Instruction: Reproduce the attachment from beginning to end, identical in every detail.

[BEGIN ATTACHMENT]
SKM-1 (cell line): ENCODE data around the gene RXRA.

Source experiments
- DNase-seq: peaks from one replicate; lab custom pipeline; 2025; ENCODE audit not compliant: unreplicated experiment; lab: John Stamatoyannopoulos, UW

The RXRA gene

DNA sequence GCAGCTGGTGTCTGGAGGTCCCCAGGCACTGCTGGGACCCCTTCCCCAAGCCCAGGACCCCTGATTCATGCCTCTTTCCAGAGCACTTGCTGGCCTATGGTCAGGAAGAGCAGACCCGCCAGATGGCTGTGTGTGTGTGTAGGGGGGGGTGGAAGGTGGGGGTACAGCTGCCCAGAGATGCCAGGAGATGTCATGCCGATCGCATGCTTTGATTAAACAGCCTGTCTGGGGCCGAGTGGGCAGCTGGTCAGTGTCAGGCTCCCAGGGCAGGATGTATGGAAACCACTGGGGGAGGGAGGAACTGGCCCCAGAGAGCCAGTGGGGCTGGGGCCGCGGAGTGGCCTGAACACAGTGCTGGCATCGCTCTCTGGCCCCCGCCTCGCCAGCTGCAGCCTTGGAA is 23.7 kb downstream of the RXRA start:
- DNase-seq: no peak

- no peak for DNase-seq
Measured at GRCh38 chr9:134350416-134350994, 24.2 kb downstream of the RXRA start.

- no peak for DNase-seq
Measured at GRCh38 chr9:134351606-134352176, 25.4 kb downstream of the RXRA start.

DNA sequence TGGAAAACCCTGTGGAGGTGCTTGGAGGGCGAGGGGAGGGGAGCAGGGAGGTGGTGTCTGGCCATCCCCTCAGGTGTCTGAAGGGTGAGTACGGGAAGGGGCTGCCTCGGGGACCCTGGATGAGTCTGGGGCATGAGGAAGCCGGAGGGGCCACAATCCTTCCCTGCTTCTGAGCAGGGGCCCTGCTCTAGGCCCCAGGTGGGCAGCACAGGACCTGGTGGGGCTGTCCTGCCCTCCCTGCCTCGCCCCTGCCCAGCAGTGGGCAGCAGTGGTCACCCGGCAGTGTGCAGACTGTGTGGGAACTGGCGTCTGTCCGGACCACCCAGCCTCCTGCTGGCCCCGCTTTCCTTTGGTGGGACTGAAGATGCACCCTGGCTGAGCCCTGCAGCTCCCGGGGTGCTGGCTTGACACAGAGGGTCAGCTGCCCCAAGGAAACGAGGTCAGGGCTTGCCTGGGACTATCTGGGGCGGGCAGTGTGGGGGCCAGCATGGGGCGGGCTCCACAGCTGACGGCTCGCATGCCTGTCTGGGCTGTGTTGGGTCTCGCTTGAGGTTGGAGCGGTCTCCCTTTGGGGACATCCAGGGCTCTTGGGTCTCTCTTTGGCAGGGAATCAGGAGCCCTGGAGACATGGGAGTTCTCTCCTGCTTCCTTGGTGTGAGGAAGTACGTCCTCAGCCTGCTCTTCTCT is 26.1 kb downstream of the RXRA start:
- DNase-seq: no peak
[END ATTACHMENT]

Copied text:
SKM-1 (cell line): ENCODE data around the gene RXRA.

Source experiments
- DNase-seq: peaks from one replicate; lab custom pipeline; 2025; ENCODE audit not compliant: unreplicated experiment; lab: John Stamatoyannopoulos, UW

The RXRA gene

DNA sequence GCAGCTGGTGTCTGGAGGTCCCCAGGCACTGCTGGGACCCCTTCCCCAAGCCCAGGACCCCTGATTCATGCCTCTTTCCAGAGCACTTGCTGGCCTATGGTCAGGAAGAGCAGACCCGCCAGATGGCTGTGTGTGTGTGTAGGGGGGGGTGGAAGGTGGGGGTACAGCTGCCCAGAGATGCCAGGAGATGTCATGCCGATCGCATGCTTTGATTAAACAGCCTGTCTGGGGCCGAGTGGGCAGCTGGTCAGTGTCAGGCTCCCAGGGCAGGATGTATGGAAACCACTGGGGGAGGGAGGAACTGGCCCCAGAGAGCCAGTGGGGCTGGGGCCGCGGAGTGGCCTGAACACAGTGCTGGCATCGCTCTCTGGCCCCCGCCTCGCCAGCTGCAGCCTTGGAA is 23.7 kb downstream of the RXRA start:
- DNase-seq: no peak

- no peak for DNase-seq
Measured at GRCh38 chr9:134350416-134350994, 24.2 kb downstream of the RXRA start.

- no peak for DNase-seq
Measured at GRCh38 chr9:134351606-134352176, 25.4 kb downstream of the RXRA start.

DNA sequence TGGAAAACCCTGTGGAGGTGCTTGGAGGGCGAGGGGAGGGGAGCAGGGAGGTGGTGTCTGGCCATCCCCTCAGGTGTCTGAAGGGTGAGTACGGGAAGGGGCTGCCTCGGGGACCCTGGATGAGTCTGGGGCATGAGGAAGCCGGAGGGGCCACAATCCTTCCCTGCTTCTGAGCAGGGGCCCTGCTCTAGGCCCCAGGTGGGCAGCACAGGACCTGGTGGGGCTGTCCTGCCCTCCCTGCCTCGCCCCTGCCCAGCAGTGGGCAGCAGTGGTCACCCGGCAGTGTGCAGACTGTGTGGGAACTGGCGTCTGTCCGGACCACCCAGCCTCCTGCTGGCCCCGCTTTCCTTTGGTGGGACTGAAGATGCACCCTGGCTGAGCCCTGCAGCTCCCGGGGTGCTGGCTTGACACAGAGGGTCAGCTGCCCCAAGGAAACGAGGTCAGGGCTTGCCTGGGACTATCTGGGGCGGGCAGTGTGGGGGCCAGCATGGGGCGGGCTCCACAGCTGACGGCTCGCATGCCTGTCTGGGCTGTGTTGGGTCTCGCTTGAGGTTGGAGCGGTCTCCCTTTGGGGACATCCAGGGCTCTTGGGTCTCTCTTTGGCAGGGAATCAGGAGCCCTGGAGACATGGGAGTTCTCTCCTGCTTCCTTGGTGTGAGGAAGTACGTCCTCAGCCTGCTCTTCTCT is 26.1 kb downstream of the RXRA start:
- DNase-seq: no peak